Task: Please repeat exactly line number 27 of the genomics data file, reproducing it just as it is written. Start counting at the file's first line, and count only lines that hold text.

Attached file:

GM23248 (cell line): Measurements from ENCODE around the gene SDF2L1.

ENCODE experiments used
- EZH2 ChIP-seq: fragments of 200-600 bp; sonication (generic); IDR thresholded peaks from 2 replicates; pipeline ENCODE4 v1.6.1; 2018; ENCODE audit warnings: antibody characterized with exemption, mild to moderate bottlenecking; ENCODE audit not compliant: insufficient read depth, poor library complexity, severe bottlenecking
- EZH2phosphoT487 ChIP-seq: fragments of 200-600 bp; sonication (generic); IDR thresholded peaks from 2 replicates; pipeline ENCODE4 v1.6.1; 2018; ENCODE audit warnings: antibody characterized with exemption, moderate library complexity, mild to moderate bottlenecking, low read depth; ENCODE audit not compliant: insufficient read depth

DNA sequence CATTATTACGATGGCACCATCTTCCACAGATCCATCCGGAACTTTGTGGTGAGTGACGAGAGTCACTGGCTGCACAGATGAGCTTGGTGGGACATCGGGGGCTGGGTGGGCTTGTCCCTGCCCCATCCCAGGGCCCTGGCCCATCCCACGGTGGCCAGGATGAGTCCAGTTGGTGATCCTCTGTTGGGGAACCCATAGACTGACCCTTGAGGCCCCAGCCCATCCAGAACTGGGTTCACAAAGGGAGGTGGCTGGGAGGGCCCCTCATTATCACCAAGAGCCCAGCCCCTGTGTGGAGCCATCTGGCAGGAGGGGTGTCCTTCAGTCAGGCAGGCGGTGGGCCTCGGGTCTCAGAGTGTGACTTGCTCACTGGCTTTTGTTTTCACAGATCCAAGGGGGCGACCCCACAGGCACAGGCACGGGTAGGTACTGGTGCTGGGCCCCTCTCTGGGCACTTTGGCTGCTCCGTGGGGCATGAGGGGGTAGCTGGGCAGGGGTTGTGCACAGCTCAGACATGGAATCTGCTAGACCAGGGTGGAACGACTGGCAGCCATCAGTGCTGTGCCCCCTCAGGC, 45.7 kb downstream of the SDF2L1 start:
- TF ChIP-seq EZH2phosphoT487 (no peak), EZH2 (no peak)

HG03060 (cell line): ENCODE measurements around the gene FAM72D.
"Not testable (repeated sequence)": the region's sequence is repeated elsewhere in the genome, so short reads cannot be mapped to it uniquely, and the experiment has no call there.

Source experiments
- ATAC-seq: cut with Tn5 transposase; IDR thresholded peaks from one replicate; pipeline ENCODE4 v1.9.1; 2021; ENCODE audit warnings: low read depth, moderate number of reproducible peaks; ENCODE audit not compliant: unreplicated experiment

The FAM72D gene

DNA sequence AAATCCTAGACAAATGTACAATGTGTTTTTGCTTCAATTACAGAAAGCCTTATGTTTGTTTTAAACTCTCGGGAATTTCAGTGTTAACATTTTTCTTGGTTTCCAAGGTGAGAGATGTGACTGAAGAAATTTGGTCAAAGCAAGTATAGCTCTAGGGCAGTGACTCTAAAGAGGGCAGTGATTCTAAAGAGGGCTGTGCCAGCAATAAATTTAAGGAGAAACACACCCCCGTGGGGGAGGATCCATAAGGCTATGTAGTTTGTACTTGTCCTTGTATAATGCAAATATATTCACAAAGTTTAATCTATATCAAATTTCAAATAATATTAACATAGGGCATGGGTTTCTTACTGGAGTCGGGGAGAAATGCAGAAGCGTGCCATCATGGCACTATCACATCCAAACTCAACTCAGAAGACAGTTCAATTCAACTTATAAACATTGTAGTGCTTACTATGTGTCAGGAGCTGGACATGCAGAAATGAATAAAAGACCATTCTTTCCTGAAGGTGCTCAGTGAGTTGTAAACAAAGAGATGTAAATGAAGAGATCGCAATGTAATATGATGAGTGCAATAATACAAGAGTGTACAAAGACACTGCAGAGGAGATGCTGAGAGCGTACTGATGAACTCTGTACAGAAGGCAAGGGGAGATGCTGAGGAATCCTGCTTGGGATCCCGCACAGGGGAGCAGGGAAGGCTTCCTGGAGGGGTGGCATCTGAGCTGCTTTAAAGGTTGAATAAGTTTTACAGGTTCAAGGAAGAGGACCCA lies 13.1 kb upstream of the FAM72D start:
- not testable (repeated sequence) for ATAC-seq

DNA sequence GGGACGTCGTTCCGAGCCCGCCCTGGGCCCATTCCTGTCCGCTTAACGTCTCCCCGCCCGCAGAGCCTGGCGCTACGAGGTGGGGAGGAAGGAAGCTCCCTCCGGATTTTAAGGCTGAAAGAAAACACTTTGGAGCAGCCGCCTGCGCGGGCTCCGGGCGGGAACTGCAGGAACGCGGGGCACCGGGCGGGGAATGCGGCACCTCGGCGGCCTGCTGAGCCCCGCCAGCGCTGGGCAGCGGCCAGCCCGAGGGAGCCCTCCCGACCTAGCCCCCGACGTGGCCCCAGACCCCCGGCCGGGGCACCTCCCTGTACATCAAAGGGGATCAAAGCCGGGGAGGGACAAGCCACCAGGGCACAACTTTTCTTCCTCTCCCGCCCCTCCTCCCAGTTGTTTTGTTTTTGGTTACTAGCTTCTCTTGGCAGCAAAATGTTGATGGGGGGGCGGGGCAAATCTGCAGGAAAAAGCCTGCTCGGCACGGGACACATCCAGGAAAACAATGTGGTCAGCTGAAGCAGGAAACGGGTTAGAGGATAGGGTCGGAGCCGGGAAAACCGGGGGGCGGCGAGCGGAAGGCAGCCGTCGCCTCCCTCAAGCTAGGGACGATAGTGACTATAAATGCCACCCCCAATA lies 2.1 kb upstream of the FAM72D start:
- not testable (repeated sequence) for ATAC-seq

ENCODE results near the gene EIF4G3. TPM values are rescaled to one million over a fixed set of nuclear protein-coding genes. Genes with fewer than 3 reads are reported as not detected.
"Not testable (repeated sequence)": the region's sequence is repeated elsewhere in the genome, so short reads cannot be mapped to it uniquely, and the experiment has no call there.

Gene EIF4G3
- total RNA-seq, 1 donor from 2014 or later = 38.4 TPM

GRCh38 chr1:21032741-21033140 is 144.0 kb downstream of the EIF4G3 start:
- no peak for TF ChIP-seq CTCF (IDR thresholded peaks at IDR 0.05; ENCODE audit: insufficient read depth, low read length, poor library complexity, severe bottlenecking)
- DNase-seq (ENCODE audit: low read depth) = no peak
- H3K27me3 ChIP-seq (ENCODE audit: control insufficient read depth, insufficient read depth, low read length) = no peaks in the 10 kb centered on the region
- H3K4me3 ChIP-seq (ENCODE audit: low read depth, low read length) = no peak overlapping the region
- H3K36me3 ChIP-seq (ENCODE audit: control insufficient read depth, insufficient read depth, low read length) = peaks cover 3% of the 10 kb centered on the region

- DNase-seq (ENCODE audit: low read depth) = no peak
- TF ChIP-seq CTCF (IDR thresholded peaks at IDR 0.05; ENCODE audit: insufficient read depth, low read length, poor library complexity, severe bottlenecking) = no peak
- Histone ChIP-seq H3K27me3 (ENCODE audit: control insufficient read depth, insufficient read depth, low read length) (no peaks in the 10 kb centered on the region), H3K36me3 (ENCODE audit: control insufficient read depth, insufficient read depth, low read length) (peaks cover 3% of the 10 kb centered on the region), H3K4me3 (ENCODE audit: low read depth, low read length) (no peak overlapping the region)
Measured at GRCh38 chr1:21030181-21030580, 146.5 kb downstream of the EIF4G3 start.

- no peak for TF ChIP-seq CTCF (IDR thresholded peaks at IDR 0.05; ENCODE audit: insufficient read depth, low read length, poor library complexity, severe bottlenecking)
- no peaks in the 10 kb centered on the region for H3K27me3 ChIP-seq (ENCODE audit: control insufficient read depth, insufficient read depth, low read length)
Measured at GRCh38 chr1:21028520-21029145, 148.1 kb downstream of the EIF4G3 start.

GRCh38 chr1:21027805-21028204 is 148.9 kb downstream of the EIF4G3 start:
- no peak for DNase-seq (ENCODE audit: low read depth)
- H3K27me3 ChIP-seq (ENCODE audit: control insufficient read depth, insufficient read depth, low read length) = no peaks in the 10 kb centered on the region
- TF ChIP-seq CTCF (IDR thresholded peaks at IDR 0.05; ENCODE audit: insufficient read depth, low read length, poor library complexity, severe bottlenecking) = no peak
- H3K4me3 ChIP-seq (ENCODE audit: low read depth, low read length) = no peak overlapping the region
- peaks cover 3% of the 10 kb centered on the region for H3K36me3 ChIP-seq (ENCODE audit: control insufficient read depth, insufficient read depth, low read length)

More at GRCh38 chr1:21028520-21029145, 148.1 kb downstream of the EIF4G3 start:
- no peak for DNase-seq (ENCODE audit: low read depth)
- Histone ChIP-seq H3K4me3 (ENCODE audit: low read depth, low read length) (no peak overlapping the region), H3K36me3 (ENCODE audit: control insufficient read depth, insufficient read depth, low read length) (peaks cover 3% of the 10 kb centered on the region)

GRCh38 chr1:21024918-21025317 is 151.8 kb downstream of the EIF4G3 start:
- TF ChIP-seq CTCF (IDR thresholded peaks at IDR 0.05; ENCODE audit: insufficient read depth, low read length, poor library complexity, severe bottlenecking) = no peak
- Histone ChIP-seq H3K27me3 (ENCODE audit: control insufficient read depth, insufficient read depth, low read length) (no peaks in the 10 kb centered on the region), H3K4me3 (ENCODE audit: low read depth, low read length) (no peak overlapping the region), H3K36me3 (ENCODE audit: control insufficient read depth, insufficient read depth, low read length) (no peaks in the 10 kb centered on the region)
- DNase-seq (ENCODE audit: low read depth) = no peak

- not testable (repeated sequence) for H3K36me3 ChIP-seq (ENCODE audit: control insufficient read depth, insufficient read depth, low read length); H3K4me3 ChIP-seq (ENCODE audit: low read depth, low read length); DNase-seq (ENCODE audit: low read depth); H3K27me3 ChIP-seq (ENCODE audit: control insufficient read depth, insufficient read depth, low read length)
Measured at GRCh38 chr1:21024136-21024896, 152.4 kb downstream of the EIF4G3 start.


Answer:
- TF ChIP-seq CTCF (IDR thresholded peaks at IDR 0.05; ENCODE audit: insufficient read depth, low read length, poor library complexity, severe bottlenecking) = no peak